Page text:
The 31-year-old center isn't going anywhere when he has fewer sources of motivation to do so. Everything he's done in 2016-17 confirms as much, even if this was his shiniest, most notable performance. 


Hello, Wizards Backcourt

The Washington Wizards aren't strangers to claiming superiority over the rest of the NBA's backcourt combinations. John Wall has made the boast multiple times, most recently after a Jan. 24 victory over the Boston Celtics (h/t SLAM Online's Marcel Mutoni):

Four games later, they worked to back up the claim with a 116-108 win at the Los Angeles Lakers' expense. 

Wall was phenomenal, as he's so often been in 2016-17. The floor general registered 33 points, three rebounds, 11 assists and three steals while playing pesky defense against Los Angeles' young guards. His vision was on full display, and his three-point stroke helped space the court for his athletic drives into the opposition's teeth.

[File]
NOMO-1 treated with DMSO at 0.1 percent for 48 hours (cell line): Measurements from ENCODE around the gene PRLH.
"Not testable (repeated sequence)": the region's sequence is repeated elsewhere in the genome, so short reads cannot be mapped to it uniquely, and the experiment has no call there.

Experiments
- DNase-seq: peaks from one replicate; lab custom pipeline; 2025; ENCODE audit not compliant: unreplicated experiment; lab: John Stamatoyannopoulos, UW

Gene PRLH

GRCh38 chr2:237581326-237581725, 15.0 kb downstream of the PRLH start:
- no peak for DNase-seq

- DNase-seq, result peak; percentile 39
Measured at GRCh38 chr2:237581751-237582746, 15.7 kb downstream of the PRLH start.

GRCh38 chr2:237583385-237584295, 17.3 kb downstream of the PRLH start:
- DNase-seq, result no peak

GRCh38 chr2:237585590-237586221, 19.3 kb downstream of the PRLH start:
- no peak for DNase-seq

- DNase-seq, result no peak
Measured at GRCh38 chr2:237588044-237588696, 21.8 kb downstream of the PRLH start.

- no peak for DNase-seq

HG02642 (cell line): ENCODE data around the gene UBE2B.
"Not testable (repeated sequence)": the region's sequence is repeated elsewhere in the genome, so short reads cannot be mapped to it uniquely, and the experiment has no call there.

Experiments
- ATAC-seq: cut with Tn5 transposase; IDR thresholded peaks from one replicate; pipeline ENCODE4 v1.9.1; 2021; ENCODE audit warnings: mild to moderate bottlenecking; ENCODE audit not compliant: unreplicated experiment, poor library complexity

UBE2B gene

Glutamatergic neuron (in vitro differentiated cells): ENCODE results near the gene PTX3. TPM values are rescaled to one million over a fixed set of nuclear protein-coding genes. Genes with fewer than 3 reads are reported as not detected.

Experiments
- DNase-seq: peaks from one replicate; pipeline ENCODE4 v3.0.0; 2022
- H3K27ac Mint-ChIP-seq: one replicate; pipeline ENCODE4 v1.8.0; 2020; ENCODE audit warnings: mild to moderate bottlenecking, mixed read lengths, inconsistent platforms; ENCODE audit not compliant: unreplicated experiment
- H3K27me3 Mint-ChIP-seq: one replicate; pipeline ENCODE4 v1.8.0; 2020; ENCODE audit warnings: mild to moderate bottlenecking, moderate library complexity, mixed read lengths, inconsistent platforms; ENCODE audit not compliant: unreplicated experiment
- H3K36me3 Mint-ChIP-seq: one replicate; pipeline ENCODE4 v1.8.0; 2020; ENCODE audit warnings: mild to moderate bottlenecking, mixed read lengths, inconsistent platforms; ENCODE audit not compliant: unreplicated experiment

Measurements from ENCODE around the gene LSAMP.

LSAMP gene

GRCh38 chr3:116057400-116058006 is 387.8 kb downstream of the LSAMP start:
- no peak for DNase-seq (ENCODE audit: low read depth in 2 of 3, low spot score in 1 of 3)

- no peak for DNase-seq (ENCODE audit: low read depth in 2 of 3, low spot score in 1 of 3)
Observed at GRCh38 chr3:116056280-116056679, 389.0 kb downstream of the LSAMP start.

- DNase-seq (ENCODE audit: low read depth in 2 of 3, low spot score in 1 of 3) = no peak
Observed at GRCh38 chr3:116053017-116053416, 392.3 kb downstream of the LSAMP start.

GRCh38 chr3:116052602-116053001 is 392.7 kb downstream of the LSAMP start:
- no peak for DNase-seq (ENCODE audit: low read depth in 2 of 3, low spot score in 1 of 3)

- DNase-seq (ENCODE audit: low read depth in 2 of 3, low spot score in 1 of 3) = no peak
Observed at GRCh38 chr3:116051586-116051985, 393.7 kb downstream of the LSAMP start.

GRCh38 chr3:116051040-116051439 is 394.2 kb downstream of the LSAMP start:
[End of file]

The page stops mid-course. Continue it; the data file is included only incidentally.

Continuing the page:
Bradley Beal, meanwhile, continued his recent surge. 

The January doldrums had begun depressing his shooting percentages. But as Hardwood Paroxysm's Matt Moore pointed out, he's responded with vigor lately: 

After going for 23 points and four assists against the Lakers, Beal is now averaging 24.8 points and 3.8 assists during his last five outings while knocking down 61.0 percent of his field-goal attempts and 42.4 percent of his deep looks. He may as well have fire shooting out of his ears, since all he can do is throw flames at the opposition. 

Plenty of other backcourts can make legitimate claims they're top dogs. Stephen Curry and Klay Thompson have a worthy argument. Damian Lillard and C.J. McCollum can't be slowed offensively. Kyle Lowry and DeMar DeRozan are both All-Stars in the Eastern Conference.